Ask the owner of any home garden if they have weeds and a resounding, “Yes!” is guaranteed. If any council in Australia was asked if it had weeds in its LGA, there would be an equally strong affirmative. As a horticulturalist, Marc Worner might not consider their chosen plants fit the description.
The categorisation of a plant as a weed has no botanical significance. No matter what definition is used, weeds are plants whose undesirable qualities outweigh their good points – basically, any kind of plant growing where you don’t want it. Common characteristics of weedy species include aggressive growth, competition with other plants for light, water, nutrients and space, an ability to grow in a wide range of soils and adverse conditions, and resistance to control measures.
Weeds have a significant impact everywhere they grow, for a variety of reasons.
The NSW government’s Department of Primary Industry currently lists over 325 weeds, and each State body around Australia has its own list. Weeds are a major threat to the unique natural environment, jeopardising the survival of hundreds of native plants and animals. They also impact on the price of food, human health through allergies and asthma, recreational activities and the economy.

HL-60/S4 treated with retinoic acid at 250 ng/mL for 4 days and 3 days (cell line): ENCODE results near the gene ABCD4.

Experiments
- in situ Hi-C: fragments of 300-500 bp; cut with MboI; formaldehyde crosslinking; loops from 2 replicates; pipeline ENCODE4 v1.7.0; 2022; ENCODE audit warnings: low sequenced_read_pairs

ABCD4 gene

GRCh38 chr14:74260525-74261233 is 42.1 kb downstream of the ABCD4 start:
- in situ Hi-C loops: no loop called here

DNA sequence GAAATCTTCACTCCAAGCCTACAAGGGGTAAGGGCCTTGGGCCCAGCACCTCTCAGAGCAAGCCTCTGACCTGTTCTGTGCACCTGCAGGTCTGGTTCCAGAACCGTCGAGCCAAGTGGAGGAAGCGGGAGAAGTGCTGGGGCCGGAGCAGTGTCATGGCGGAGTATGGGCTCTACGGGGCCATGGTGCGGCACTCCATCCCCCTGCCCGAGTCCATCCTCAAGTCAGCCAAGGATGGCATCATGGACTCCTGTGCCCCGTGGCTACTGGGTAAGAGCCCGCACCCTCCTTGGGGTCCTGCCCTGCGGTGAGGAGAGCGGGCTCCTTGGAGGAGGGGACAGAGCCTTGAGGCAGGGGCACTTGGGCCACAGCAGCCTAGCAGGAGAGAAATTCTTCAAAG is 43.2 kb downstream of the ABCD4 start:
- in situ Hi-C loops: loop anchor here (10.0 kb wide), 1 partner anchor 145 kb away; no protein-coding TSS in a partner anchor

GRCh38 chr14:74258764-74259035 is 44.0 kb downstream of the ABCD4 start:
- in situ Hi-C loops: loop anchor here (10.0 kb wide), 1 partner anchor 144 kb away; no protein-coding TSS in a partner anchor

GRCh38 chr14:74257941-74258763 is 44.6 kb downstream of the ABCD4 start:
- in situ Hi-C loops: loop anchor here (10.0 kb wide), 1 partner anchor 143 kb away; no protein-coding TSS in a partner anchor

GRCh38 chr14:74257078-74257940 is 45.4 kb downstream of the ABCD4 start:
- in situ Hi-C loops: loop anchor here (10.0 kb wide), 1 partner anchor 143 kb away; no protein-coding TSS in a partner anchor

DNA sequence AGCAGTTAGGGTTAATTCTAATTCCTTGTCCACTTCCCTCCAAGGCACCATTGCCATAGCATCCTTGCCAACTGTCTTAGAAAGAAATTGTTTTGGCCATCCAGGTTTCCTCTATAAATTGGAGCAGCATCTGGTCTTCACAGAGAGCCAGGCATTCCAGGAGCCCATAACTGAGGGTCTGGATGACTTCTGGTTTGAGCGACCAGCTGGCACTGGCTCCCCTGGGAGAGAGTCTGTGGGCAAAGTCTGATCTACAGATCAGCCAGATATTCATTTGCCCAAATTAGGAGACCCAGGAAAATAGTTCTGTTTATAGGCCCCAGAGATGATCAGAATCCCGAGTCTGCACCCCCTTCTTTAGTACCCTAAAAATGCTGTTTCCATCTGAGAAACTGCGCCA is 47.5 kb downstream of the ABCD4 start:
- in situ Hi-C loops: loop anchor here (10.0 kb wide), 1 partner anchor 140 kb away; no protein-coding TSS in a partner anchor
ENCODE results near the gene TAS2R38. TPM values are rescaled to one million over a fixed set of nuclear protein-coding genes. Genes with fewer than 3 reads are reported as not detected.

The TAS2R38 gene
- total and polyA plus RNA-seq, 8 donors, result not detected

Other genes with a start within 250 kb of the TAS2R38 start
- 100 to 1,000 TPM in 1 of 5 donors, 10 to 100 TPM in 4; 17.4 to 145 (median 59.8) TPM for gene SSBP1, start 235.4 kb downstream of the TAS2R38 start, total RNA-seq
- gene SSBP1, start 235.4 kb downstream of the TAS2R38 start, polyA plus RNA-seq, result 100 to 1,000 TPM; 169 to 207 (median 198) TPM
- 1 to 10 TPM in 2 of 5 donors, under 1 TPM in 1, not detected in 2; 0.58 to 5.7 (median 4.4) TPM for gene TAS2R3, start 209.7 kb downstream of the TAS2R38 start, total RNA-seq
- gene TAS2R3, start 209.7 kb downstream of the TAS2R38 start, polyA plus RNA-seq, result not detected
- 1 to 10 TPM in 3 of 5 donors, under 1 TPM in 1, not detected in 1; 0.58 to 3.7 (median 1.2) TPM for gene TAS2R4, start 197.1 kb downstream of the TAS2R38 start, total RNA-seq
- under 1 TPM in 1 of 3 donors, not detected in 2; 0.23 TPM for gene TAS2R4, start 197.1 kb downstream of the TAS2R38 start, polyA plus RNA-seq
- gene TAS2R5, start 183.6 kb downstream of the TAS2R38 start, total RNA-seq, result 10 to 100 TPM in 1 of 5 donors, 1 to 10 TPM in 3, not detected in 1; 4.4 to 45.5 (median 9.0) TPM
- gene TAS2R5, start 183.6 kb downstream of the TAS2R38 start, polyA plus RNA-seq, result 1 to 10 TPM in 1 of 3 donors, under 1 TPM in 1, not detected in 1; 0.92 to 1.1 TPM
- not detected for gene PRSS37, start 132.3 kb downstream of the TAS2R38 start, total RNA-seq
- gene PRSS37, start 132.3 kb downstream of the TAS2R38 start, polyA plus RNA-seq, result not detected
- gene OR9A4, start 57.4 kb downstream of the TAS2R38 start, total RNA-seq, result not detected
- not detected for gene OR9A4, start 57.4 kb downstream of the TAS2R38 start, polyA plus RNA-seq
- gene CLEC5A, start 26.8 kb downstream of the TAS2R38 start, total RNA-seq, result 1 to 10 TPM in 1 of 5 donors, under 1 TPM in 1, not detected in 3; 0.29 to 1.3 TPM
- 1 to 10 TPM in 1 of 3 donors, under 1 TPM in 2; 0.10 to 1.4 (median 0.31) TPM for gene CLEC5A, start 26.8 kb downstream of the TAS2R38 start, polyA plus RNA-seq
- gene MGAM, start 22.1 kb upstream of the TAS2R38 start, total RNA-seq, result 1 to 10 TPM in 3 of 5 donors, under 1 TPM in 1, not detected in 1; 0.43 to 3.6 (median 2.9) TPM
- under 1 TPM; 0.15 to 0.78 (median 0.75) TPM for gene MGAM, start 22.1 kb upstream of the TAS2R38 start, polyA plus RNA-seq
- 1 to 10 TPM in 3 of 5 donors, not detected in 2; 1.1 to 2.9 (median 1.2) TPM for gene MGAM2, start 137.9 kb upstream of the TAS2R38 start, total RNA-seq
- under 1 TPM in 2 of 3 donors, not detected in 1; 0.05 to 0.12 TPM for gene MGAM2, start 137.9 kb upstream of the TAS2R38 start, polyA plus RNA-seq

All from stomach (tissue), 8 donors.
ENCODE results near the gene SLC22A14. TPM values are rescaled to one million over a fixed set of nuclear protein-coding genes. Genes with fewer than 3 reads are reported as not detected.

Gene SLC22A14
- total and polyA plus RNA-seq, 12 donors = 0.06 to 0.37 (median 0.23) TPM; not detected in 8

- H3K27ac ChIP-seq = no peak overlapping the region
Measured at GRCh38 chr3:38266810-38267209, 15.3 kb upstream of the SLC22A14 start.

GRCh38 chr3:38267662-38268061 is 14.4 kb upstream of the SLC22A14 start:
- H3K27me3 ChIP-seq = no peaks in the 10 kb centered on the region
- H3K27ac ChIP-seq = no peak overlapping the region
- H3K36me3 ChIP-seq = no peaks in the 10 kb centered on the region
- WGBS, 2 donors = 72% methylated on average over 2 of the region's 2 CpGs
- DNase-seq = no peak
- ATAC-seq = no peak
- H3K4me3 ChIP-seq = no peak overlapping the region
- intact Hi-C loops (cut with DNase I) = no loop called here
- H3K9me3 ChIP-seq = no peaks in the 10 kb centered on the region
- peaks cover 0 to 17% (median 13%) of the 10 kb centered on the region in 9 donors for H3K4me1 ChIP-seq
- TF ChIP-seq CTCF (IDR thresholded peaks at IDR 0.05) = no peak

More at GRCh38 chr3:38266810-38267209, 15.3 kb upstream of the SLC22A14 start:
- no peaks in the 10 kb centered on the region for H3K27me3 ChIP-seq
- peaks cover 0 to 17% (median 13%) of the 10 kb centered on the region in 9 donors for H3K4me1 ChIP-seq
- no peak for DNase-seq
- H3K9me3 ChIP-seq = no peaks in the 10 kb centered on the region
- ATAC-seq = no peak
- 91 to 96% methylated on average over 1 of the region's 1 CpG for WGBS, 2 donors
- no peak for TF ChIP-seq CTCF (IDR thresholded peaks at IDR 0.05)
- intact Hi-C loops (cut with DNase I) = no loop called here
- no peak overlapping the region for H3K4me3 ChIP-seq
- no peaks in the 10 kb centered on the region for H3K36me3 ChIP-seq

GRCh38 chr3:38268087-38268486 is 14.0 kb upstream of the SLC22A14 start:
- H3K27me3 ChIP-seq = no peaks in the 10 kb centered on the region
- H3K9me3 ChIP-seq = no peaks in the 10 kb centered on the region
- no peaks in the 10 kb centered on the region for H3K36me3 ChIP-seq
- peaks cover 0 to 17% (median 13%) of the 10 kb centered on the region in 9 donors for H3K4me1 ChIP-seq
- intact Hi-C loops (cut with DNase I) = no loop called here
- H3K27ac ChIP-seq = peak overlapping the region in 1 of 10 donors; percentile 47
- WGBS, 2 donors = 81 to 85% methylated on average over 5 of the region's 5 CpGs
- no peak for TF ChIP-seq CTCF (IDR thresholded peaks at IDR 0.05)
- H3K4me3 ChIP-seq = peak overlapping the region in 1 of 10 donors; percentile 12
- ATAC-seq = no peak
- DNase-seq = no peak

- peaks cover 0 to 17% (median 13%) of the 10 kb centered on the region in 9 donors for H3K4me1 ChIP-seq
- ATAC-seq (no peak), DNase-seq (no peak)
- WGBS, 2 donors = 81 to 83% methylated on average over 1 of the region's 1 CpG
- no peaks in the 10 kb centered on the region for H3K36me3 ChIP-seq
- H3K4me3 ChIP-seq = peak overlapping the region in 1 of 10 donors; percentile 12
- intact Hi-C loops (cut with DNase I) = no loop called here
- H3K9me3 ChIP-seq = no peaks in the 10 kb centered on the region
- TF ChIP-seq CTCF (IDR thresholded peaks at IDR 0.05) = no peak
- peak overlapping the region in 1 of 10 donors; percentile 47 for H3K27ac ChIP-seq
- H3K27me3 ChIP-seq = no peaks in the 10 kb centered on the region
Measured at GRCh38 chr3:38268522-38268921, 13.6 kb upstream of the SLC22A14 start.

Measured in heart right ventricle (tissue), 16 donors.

Weed control is carried out by home gardeners, primary producers, small landholders, plant retailers and local governments. In fact, legislation is in place across Australia and many other countries to make certain industries and landholders liable for the control of their weeds.
A popular landscaping plant worldwide is Agapanthus praecox, subspecies orientalis, which originated in South Africa. It’s well adapted to our climate, and multiplies quickly to form large clumps of broad, strappy leaves. Every flower head produces dozens of long, black seeds that can easily spread into bushland via waterways. Gardeners aware of this choose to purchase sterile varieties from garden centres, and some States declare the original plant as a noxious weed.
English ivy is a fast-growing evergreen creeper that has long been popular for covering unattractive sheds and fences, but it can quickly get out of control. It spreads horizontally, creating new roots where it touches the ground, and can climb up and strangle trees. Ivy is very difficult to remove as its leaves are waxy and therefore resistant to most herbicides, and pulling out the vines often leaves small sections behind to regrow.